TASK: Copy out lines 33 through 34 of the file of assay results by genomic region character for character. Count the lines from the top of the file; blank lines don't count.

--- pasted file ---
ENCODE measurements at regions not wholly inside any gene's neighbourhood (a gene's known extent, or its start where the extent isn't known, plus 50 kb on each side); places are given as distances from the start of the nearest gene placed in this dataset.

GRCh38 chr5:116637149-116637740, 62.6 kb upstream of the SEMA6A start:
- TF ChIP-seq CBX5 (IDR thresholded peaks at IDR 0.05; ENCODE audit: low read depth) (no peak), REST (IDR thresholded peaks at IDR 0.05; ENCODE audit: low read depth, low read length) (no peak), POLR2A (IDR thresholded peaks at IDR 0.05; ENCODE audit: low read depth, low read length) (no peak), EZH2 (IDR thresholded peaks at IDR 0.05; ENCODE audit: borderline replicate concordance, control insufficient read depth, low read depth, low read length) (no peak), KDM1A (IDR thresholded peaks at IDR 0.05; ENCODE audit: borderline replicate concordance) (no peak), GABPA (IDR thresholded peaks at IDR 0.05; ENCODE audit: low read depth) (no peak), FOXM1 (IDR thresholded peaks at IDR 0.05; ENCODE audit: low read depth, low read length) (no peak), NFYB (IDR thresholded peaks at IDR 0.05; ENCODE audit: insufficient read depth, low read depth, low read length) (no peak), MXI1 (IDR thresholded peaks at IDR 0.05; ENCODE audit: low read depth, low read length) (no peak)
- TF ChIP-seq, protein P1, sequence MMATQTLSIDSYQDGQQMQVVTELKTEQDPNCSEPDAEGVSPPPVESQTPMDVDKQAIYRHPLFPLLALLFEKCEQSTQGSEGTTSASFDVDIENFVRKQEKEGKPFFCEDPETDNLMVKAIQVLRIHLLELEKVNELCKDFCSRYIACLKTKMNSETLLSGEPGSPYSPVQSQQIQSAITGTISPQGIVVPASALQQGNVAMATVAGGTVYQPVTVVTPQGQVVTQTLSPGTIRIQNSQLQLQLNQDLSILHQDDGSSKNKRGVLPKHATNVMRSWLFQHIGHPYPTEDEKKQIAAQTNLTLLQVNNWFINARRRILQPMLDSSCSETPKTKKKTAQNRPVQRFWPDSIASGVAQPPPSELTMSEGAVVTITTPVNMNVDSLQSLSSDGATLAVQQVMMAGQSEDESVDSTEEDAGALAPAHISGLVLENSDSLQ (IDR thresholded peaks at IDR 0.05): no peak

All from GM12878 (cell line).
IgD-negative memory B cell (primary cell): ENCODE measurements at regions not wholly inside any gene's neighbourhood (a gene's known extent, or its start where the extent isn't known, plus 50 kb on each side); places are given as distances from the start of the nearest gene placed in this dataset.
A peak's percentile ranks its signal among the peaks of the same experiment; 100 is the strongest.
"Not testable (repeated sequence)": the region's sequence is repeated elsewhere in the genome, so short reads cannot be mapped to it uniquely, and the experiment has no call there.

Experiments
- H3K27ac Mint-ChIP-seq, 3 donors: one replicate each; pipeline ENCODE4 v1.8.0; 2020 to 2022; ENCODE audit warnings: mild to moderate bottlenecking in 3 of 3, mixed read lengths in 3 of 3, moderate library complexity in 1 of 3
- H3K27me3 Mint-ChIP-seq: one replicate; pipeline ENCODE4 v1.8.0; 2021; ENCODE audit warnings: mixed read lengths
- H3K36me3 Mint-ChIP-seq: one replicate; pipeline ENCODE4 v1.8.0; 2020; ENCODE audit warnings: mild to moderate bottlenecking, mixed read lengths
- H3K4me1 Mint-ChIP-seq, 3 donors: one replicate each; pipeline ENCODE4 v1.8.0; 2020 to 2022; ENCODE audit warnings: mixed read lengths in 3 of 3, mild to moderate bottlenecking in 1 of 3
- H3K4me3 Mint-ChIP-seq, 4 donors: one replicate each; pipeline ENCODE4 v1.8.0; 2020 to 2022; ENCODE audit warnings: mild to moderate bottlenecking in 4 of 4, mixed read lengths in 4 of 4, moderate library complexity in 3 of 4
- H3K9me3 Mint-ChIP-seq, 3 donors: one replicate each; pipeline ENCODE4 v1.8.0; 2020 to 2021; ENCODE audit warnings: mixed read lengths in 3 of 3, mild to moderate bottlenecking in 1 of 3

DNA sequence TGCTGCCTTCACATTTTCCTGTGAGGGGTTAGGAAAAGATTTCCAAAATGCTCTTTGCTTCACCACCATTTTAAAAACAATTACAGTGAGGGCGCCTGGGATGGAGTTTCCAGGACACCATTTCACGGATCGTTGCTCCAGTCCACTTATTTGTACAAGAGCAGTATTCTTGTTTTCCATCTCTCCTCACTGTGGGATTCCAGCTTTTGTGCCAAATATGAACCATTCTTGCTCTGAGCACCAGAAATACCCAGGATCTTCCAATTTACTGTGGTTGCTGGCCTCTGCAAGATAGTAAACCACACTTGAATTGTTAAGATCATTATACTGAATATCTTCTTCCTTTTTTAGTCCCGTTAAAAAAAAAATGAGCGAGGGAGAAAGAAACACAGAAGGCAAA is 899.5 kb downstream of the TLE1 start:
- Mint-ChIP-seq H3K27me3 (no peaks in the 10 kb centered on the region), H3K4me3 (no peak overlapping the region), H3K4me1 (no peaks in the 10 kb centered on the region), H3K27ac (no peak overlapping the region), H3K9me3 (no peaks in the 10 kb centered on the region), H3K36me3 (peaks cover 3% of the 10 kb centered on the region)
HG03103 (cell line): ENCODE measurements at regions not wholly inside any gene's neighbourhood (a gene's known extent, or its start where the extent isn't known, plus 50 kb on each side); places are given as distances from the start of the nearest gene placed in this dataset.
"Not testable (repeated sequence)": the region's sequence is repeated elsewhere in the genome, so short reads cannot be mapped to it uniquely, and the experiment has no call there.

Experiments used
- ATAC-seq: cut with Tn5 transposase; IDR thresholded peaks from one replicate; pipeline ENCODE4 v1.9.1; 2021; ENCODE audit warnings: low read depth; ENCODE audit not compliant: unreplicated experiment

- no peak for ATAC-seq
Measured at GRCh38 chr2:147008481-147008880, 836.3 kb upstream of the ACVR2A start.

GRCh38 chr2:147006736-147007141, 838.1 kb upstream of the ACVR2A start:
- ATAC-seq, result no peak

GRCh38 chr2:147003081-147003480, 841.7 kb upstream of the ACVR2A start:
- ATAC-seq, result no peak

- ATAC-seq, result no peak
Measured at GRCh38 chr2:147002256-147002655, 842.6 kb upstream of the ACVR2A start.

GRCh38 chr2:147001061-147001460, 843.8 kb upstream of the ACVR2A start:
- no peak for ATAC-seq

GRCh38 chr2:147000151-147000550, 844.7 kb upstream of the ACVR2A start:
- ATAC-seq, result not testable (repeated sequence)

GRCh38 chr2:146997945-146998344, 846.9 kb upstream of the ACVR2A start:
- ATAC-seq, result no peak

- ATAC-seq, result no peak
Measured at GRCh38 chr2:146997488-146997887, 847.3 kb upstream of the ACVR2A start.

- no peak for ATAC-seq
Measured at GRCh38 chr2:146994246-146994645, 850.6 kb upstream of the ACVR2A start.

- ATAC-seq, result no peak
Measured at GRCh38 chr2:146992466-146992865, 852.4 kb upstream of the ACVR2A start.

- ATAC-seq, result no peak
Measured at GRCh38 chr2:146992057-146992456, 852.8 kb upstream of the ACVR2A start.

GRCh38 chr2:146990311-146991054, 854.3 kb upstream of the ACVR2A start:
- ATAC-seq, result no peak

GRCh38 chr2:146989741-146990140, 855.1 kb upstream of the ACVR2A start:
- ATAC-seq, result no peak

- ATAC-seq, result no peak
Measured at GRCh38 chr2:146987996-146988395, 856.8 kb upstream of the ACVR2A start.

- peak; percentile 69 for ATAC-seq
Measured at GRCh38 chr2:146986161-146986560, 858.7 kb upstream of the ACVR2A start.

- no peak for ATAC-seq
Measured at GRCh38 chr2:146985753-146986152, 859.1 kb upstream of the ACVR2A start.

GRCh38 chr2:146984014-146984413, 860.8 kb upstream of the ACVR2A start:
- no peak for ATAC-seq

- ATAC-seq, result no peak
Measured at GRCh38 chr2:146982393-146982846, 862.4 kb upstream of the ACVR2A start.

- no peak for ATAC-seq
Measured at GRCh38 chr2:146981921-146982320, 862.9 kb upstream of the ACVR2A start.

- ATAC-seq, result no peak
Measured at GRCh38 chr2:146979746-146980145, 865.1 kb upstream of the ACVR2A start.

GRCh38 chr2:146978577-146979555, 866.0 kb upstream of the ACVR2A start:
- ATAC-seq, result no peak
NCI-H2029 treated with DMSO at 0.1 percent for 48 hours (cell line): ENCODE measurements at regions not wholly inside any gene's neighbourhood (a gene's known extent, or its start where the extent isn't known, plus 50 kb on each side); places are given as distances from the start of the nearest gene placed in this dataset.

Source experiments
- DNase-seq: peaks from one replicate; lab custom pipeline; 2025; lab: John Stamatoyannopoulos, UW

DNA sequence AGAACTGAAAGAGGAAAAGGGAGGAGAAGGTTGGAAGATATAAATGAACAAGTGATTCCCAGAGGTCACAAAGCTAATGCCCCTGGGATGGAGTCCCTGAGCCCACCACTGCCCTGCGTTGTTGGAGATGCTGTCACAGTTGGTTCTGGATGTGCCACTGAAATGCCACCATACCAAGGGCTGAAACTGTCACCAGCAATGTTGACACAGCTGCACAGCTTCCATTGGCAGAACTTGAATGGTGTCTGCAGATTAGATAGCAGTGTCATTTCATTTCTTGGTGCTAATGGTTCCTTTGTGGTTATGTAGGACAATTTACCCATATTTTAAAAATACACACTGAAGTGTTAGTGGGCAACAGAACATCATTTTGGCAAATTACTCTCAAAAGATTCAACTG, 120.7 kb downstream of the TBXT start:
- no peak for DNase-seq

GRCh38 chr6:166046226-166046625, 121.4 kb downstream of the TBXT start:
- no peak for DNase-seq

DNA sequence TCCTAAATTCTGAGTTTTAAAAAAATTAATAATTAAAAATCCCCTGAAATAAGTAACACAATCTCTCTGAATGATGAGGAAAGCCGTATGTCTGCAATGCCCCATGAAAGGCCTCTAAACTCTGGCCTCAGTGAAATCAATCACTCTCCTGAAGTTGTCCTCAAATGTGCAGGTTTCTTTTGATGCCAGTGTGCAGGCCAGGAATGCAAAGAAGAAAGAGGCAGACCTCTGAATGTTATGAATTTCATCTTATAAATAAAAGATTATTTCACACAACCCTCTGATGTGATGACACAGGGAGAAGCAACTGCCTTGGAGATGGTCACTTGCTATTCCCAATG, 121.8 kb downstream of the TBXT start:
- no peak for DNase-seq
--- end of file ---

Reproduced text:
- ATAC-seq, result not testable (repeated sequence)

GRCh38 chr2:146997945-146998344, 846.9 kb upstream of the ACVR2A start: